The New Frontiers
CNBC described them as “anti- American, bizarre freaks.” Fox called them “anti-capitalist.” Rush Limbaugh labeled them a “parade of human debris.” The House majority leader, Eric Cantor, warned against “mobs ... pitting Americans against Americans.” Listening to the ministrations of the media and conservative commentators, one couldn’t help but think that the Occupy Wall Street protesters were nothing more than a band of unwashed hippies seeking the overthrow of the free market.
Sorry to burst their bubble, but that couldn’t be further from the truth. For the past week, I’ve been walking over to the demonstrators’ Zuccotti Park encampment with a group of schoolmates from Stuyvesant, acting the part of an informal observer for The Wave and witnessing what I think is a transformative moment in our nation’s history. It’s a highly organized operation — there’s a food distribution area, a library, a press center, a meeting place — and by no means an assemblage of rioters-in-waiting.
What’s more, the occupiers are not the aging 60s radicals the right loves to lampoon; they are a new generation: college kids who are victims of the usurious interest rates banks have placed on student loans, middle-classers who have lost their homes to foreclosure and eviction, jobless who have spent years searching for work in vain.
They’re in New York rather than Washington because this is where all the power lies, in the hands of the plutocrats and oligarchs who have impressed government into their service as an instrument of domination and an endless source of bailouts. It’s the scene of the crime, where the Wall Street crowd pushed the economy over the cliff and caused mass misery, but suffered not a whit. It’s where 30 years of deregulation and a regressive tax policy allowed the top one percent of income earners to grab 40 percent of national wealth and the 400 richest Americans to seize a bigger piece of the pie than the bottom 150 million.
There is good reason to hope that this is where we begin to rectify these gross injustices and, more broadly, rein in the excesses of untrammeled capitalism. The protesters are animated by the passion of men and women fighting for their futures. Despite the deplorable behavior and sheer brutality of the NYPD, which seems to be confused by the First Amendment, they have pledged to stay on Broadway and Liberty Street for as long as it takes.
What they lack, though, is a single set of demands, a gap that many pundits have tried to fill with their own suggestions. I’ll do that myself in this column. My first set of recommendations relates directly to macroeconomics. The Congress should revisit last year’s overhaul of financial regulations, the Dodd-Frank Act. Dodd- Frank needs to be strengthened, with stricter limits on proprietary trading and the sale of derivatives. The Glass- Steagall Act, New Deal-era legislation that forced banks to separate their commercial and investment components and that was repealed in 1999, should be reinstated. Big Wall Street firms like Goldman Sachs and Citigroup must be broken up into more manageably-sized companies whose collapse would not threaten the health of the overall economy. Most importantly, we have to do something that hasn’t been done: prosecute corporate executives for risky and illegal activities that led to the crisis of 2008.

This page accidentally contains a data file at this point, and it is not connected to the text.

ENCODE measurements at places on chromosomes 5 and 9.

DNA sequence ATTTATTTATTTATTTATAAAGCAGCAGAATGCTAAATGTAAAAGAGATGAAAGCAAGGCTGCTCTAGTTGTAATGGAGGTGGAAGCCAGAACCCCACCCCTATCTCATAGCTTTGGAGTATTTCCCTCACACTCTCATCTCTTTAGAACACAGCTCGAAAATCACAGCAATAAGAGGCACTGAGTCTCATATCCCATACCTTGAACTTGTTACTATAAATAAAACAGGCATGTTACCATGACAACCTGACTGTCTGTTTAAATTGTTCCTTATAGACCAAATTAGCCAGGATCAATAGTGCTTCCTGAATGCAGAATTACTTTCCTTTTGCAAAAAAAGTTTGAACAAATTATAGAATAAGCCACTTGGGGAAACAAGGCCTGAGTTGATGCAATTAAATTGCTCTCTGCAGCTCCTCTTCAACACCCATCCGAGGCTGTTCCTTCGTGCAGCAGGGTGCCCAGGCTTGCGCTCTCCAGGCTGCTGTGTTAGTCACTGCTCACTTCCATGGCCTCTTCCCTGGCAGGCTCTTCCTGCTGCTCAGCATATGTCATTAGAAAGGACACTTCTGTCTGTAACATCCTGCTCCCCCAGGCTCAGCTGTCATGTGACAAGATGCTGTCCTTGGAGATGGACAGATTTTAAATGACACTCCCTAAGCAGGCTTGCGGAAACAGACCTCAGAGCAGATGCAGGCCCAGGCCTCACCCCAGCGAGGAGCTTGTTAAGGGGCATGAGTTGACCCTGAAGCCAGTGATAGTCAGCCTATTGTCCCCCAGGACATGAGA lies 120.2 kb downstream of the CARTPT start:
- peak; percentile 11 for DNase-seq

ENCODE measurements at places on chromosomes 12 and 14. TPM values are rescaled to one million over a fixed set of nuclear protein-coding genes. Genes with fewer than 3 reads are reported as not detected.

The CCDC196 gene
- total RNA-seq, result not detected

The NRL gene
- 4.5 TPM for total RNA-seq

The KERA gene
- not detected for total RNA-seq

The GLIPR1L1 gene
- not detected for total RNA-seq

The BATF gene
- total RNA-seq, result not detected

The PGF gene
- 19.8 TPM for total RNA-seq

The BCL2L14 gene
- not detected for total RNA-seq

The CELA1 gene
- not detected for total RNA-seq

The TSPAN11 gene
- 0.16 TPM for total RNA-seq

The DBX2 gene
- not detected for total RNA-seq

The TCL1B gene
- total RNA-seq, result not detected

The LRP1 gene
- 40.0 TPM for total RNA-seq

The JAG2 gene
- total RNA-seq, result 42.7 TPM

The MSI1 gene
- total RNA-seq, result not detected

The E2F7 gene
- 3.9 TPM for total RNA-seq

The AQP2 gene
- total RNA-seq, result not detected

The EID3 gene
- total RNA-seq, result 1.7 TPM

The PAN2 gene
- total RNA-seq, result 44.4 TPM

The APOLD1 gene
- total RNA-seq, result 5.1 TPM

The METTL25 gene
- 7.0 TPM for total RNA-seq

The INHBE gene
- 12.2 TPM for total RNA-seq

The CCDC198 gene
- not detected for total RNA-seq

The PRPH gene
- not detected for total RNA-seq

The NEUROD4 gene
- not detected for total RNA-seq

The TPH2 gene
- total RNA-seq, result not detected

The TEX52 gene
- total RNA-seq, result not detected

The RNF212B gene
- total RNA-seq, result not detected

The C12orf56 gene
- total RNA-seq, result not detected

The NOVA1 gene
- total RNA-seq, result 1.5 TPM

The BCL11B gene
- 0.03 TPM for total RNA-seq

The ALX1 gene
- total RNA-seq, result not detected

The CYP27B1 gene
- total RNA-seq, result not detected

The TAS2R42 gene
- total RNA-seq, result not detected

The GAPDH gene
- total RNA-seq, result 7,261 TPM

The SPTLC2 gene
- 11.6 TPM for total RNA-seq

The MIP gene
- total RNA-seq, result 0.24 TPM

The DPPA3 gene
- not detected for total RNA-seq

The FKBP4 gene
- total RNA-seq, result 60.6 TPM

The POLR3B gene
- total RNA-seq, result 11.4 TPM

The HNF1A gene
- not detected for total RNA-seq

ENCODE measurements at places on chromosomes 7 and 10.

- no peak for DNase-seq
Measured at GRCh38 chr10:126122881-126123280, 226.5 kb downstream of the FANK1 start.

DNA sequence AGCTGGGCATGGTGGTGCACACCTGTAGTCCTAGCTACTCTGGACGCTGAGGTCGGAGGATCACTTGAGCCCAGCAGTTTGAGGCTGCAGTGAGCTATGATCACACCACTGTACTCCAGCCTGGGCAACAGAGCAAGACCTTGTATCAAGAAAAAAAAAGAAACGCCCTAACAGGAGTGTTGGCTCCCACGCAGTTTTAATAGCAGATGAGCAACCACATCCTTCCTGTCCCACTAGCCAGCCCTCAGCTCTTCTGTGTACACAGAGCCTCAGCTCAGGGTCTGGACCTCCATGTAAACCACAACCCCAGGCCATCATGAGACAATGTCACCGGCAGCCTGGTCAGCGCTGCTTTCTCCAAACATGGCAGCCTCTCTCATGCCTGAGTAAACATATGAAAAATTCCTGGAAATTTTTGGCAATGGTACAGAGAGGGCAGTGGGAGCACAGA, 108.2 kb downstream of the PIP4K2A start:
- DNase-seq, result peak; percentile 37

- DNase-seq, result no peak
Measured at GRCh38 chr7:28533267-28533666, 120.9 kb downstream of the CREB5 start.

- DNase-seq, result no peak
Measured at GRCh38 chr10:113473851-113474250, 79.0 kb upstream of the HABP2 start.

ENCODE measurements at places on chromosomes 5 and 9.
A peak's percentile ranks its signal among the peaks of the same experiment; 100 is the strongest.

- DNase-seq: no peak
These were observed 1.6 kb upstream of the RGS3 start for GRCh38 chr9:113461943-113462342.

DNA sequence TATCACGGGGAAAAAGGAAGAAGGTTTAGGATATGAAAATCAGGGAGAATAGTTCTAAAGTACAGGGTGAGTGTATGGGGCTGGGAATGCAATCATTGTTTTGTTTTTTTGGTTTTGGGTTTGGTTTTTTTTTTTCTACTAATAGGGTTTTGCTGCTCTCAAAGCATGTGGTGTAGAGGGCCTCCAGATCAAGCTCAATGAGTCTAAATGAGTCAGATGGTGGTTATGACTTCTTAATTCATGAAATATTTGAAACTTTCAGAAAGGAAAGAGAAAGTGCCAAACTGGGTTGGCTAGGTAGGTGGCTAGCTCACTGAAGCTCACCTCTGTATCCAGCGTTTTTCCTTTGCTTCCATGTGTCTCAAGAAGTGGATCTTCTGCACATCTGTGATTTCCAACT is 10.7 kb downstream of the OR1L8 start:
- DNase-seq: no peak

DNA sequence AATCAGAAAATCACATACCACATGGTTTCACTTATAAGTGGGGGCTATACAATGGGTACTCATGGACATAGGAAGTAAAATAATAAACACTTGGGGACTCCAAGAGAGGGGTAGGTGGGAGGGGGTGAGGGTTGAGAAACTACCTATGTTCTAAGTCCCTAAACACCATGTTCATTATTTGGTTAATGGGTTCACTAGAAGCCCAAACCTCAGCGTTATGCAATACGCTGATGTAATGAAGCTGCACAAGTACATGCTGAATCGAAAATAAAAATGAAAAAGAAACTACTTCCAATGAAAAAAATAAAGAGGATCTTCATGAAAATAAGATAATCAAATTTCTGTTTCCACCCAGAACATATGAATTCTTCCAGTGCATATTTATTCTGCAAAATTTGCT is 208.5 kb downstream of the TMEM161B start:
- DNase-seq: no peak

Beyond confronting corporate greed, we have to focus on building a broad middle class and constructing a ladder of opportunity that gives the poor a fair shot at the American Dream. Social welfare programs need to be expanded. Education, a quality-affordable education, should be a national priority. Infrastructure spending must be ramped up. Companies that ship jobs overseas should be penalized and labor law should be relaxed so that unions can recruit new members more easily. How do we pay for it all? Abandon the wars in Afghanistan and Iraq and slash military expenditures — after all, there’s no point to having the world’s best defense if we have nothing worth defending. Make the Buffet Rule, which would make the wealthy pay their fair share, the guiding light of the IRS. Take the cap off the FICA tax.
None of this can happen unless the demonstrators in Zuccotti Park take their frustrations to the ballot box and remove from office corporate flunkies on both sides of the aisle.
We have to cleanse our political system of outside interests and bring our representatives closer to the people. That means term limits for politicians, the re-enactment of campaign finance reform, and a willingness to challenge Supreme Court-mandated corporate personhood.
If that doesn’t work, I worry for us all and my mind flashes to scenes from Europe. London has experienced bloody riots, Athens has seen repeated clashes between police and citizens fighting austerity, and cities all over Spain are in the grip of the indignados. The United States itself has an ugly past when it comes to this sort of thing, from Haymarket Square to the Bonus Army. We don’t want that again, let’s pray our leaders can do more than listen.
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